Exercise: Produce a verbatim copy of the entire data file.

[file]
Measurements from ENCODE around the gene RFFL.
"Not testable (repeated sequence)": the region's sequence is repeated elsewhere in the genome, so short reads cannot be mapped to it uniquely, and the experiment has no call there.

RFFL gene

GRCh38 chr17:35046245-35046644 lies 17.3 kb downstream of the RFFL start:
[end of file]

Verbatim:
Measurements from ENCODE around the gene RFFL.
"Not testable (repeated sequence)": the region's sequence is repeated elsewhere in the genome, so short reads cannot be mapped to it uniquely, and the experiment has no call there.

RFFL gene

GRCh38 chr17:35046245-35046644 lies 17.3 kb downstream of the RFFL start: